How Everything Works
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Question 474

What is DTMF and how can I measure the pulses on a rotary phone?
DTMF is short for "Dual Tone MultiFrequency" and refers to the pair of tones that a telephone uses to send dialing information to the telephone switching system. Each time you press one of the buttons on the telephone, it emits two tones simultaneously. A decoder at the other end recognizes these two tones and determines what button you pushed. One tone is associated with the button's row and one tone with the button's column. Since there are four rows of buttons, there are 4 possible row tones and since there are three columns of buttons, there are 3 possible column tones. A fourth column of buttons, A through D, and a fourth column tone are part of the specifications for DTMF but do not appear in normal telephones. Naturally, all 8 tones are different and the web has countless pages that discuss these tones (touch here for an example)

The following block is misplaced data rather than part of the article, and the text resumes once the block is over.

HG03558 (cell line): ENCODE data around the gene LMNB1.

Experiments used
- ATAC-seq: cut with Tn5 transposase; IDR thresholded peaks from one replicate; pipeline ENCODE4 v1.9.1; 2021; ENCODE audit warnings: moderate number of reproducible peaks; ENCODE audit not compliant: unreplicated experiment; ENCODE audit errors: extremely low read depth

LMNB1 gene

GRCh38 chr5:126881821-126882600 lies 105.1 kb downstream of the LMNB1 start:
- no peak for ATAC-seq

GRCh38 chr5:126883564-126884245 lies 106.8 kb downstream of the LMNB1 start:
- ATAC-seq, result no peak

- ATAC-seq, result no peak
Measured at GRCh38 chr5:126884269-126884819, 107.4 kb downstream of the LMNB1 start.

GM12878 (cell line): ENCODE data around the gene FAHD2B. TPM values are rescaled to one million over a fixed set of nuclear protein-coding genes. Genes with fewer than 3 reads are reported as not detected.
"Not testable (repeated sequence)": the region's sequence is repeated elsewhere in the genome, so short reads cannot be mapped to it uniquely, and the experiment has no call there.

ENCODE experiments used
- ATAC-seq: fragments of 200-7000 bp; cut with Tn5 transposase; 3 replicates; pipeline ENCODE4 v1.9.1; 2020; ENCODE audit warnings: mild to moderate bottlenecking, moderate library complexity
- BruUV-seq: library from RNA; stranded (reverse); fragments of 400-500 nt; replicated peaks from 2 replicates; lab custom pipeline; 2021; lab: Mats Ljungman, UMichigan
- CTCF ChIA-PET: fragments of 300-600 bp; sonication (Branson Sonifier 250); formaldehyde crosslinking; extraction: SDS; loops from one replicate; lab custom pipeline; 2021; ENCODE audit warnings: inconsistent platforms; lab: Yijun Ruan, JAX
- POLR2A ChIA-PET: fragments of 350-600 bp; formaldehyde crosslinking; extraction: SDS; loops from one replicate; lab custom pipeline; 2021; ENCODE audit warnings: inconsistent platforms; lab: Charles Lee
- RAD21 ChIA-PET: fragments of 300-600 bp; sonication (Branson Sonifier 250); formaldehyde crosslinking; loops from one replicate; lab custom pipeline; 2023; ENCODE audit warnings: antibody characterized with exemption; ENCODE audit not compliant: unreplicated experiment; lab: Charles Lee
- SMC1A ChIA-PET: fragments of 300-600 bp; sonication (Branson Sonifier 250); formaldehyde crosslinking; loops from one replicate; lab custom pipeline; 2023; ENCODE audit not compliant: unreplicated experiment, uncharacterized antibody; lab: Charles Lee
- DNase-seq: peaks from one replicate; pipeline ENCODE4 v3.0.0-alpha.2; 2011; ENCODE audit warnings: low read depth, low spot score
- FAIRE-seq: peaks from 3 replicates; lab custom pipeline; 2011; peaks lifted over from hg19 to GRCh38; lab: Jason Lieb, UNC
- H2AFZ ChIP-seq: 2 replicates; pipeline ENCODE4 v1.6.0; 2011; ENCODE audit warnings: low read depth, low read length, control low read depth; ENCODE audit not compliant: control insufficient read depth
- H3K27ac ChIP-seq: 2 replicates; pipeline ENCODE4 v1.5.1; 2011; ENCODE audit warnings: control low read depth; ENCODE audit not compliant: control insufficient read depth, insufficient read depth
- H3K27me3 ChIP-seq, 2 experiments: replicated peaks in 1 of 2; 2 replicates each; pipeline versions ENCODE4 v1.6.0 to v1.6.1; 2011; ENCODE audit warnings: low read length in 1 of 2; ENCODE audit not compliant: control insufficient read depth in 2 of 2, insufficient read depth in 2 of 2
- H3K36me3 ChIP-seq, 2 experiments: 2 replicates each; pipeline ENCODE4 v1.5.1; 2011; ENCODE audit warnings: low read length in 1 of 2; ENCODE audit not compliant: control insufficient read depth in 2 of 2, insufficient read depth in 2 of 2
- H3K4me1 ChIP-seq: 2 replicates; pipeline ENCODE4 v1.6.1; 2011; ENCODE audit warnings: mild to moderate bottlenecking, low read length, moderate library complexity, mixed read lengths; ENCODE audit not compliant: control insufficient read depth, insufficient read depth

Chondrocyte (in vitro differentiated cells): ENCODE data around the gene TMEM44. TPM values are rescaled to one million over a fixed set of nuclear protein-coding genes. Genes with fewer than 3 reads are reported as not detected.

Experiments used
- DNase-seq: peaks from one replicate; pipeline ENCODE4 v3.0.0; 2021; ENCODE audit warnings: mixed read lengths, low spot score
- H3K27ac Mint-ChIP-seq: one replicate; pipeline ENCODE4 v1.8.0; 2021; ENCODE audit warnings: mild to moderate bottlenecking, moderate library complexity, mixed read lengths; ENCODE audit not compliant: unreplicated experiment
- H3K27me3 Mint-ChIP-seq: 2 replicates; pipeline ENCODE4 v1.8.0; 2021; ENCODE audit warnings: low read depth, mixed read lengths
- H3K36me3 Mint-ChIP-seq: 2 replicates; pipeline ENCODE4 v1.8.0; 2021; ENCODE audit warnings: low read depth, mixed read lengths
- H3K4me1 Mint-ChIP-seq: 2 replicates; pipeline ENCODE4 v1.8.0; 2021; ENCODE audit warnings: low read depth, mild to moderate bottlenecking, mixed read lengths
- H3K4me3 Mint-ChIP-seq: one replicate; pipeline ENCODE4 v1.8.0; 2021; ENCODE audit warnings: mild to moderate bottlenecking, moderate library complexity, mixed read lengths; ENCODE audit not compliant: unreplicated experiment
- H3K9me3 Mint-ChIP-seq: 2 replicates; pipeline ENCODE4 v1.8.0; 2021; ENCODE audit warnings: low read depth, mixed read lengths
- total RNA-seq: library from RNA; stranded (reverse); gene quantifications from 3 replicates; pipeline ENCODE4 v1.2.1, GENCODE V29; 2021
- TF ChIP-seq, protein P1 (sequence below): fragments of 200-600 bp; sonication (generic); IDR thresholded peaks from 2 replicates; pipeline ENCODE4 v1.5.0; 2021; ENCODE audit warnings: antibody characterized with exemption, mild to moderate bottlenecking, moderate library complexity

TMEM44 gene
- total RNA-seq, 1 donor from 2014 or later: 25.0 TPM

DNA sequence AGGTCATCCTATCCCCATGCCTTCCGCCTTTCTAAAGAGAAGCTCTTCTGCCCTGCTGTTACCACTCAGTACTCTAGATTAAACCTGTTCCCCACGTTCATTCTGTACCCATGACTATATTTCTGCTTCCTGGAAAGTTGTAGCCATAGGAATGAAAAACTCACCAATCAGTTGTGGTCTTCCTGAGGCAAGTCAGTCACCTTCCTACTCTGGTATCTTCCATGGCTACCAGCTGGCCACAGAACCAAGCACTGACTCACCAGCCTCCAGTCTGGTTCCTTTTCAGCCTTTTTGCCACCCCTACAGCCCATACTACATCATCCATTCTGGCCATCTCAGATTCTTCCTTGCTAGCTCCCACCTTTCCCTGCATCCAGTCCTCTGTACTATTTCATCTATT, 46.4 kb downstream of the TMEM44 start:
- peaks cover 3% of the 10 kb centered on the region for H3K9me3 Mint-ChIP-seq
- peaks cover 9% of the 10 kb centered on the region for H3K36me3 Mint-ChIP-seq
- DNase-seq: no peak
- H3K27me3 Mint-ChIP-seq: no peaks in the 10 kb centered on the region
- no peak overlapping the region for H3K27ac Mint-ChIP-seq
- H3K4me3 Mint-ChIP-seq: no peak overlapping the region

As for measuring the pulses on a rotary phone, you can do this if you can study the telephone's electric impedance (or resistance). As the dial switch turns, it briefly hangs up the telephone repeatedly. The number of hangups is equal to the number you are dialing (although dialing "0" causes it to hang up 10 times). You can actually dial by hanging up the telephone rhythmically and rapidly several times. If you click the hang-up button 5 times rapidly, you will dial a "5". To detect that this hanging up is happening electronically, measure the telephone's impedance—the impedance rises dramatically during each hang-up. If there is a constant current passing through the telephone, the voltage across its two wires will rise. If there is a constant voltage reaching the telephone, the current passing through it will drop. The telephone company detects this repeated change in impedance and determines what number you dialed.


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